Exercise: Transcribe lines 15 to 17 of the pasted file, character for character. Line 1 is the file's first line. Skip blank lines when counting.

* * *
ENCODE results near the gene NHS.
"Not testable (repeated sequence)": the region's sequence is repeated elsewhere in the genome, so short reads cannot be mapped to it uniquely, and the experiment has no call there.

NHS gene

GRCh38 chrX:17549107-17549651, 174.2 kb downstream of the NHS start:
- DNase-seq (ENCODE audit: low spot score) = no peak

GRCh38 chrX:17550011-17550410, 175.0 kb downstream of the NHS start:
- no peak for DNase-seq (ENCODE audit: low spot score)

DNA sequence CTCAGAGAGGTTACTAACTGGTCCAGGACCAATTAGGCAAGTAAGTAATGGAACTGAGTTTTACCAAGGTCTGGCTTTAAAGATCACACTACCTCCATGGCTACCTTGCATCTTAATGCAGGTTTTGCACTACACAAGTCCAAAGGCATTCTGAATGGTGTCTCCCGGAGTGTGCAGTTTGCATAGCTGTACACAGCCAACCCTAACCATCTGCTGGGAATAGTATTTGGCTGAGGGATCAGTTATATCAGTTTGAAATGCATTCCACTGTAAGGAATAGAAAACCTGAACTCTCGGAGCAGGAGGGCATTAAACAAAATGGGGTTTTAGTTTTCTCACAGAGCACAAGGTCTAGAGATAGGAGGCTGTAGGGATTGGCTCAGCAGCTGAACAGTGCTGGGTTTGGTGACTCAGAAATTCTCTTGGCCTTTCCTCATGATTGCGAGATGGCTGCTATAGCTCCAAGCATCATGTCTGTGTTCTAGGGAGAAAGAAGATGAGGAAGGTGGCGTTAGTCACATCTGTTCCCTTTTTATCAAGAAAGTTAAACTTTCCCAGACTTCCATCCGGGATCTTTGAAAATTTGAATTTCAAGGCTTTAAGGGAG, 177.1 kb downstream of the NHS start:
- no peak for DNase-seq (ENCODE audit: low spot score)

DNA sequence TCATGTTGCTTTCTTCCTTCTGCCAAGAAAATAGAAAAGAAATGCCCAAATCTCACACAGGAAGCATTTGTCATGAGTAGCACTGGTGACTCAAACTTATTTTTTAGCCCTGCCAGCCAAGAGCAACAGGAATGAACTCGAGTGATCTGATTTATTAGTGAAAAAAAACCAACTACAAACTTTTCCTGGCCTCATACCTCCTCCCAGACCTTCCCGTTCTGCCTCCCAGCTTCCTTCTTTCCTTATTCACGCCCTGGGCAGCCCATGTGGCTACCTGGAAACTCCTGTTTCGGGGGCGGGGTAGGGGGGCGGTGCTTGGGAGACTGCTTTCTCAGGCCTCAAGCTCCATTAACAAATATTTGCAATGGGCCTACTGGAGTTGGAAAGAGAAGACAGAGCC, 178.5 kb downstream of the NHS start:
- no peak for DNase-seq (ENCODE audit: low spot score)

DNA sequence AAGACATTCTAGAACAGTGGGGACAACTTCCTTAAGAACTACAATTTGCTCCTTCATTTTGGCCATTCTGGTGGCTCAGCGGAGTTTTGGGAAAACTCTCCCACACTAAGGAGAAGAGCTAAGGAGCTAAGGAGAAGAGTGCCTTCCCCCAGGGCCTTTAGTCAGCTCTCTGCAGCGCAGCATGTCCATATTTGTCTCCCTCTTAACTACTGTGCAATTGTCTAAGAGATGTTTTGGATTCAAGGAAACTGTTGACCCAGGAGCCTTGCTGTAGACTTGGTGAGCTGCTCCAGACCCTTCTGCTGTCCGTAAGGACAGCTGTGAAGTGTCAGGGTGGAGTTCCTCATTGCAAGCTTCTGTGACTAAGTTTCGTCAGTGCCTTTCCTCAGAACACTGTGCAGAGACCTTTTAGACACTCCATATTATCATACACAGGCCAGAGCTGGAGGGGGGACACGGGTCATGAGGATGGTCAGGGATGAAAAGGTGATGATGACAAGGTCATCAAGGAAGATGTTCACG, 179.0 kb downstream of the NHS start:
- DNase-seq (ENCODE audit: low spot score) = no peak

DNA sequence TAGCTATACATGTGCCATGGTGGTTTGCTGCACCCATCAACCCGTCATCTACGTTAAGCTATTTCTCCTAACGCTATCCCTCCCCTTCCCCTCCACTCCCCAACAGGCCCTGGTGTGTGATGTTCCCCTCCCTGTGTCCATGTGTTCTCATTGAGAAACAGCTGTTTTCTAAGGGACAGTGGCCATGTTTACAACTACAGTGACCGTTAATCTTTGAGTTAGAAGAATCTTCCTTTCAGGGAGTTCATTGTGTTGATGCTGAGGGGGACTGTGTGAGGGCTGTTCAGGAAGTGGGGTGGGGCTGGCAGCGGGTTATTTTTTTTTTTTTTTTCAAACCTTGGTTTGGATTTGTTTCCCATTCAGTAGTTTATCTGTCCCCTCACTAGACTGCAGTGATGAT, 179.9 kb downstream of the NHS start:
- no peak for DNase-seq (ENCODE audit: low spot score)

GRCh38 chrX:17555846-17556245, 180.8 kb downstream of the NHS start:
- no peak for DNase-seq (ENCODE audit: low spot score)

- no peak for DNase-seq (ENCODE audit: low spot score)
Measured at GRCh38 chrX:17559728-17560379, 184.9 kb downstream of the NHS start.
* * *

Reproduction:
- no peak for DNase-seq (ENCODE audit: low spot score)

GRCh38 chrX:17555846-17556245, 180.8 kb downstream of the NHS start:
- no peak for DNase-seq (ENCODE audit: low spot score)